after 2005 3

The dramatic reversal experienced by exurban counties in Virginia and across the U.S after the end of the housing boom has led some to describe this change as an inflection point in population growth patterns.  Looking at the map of home construction after 2005, signs of this inflection are noticeable, with evidence of a shift in population growth from the outer edges of cities to city centers. Many Virginia counties with the greatest declines in home construction are grouped around the outer edges of metro areas, for example, in Northern Virginia from King George County to Clarke County, and in the Richmond area from Caroline County to Brunswick County.

In contrast, more rapid population growth and smaller declines in home construction were found in urban centers after 2005.  Arlington County and Richmond City provide interesting examples.  In the decades after 1960, slow growth and population decline characterized both locations. When exurban counties near the Washington and Richmond metro areas received much attention for their rapid growth during the early 2000s, the Washington and Richmond urban centers experienced similar upticks in growth. The increase in building permits issued in Arlington and Richmond after 2000 closely followed increases in the metro exurban counties, Culpeper and Caroline, respectively.  But, when the housing boom ended, home construction in urban centers such as Arlington and Richmond did not decline as much as in Culpeper and Caroline, and has rebounded more quickly.

Building Permits Issued 1992-2012

DC counties

Richmond Counties

The change in home construction patterns in Northern Virginia and Richmond was more of a divergence between urban and exurban areas than an inversion. This is a break from the past when these areas mirrored each other through boom and bust cycles. Today, the trend is quite different. It appears that growth in many exurban counties was only sustainable in response to soaring home prices in metro area markets.  Culpeper County had little home construction until prices soared in Northern Virginia’s main real estate markets after 2000 causing many buyers to look farther out for homes they could afford. The rise in home prices during the early 2000s also caused buyers and developers to look at redeveloping sites in urban centers such as Arlington, which had been largely passed over for decades.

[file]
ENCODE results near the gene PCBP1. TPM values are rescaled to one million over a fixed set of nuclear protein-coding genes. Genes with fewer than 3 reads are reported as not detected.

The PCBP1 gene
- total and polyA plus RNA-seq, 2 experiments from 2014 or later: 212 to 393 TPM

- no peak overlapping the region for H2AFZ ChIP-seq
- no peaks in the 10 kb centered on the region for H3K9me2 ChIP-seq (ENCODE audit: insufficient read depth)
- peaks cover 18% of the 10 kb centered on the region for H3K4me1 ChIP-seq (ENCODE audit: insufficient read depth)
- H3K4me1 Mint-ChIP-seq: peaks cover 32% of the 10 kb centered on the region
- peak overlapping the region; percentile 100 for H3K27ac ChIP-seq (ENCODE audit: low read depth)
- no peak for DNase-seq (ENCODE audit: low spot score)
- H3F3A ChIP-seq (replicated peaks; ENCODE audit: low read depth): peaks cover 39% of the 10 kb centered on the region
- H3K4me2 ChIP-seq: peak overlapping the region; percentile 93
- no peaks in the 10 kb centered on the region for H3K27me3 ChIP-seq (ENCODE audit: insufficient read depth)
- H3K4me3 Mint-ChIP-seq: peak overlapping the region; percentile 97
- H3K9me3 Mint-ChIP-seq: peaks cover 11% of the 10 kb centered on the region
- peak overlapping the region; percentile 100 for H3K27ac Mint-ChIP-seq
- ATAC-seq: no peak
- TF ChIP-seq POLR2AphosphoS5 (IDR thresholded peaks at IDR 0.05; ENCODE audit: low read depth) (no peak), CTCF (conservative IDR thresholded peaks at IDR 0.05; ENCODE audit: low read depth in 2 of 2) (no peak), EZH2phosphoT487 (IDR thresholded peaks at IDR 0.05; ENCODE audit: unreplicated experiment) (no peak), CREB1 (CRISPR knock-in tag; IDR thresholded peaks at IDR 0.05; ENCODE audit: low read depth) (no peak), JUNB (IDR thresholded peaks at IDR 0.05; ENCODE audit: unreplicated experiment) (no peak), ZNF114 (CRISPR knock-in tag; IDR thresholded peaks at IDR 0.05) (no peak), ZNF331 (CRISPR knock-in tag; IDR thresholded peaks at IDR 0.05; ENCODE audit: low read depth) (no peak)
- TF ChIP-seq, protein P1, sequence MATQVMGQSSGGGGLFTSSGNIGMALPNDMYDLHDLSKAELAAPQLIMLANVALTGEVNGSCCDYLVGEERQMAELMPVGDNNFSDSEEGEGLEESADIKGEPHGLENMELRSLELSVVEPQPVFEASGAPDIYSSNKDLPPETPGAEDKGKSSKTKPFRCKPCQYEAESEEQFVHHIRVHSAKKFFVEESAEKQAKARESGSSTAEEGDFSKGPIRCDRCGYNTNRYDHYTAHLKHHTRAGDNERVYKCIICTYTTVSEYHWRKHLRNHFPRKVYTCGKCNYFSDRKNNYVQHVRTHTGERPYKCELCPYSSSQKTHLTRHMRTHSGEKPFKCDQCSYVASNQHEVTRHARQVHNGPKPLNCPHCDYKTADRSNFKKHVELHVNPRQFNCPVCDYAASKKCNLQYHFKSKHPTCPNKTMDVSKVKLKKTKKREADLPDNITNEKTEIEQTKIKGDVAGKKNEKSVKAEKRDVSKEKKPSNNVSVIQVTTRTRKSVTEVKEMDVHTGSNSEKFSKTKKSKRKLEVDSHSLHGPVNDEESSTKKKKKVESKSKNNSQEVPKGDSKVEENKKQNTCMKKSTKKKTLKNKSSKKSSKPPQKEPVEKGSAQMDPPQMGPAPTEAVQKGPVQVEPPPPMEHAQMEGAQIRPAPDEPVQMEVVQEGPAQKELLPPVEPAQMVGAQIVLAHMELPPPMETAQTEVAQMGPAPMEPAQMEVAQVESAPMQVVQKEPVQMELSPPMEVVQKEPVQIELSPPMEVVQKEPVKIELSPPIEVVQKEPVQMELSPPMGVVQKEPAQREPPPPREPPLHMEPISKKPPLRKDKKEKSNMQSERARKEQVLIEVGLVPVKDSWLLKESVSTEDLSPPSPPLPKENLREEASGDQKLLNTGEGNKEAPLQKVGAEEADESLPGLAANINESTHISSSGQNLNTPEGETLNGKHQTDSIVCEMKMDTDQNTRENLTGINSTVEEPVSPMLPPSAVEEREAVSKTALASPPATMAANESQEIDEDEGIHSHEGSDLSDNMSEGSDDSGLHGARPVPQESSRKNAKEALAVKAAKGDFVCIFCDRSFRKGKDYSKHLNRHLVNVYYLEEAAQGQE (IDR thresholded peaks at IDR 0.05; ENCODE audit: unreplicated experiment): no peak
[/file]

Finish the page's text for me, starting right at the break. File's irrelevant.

Change in the Number of Homes Constructed 2009 to 2012

Since 2009 3Since the recession, the surprising trend has been that home construction in urban areas has not declined to pre-2000 levels, while it has done so in exurban areas. While the rate of home construction is increasing in both exurban counties and urban centers since 2009 at the same rate, as the charts above show, there is a large disparity in the number of homes constructed in Richmond or Arlington and Caroline or Culpeper. Exurban counties have a long way to go before they return to the heady growth years of the early 2000s.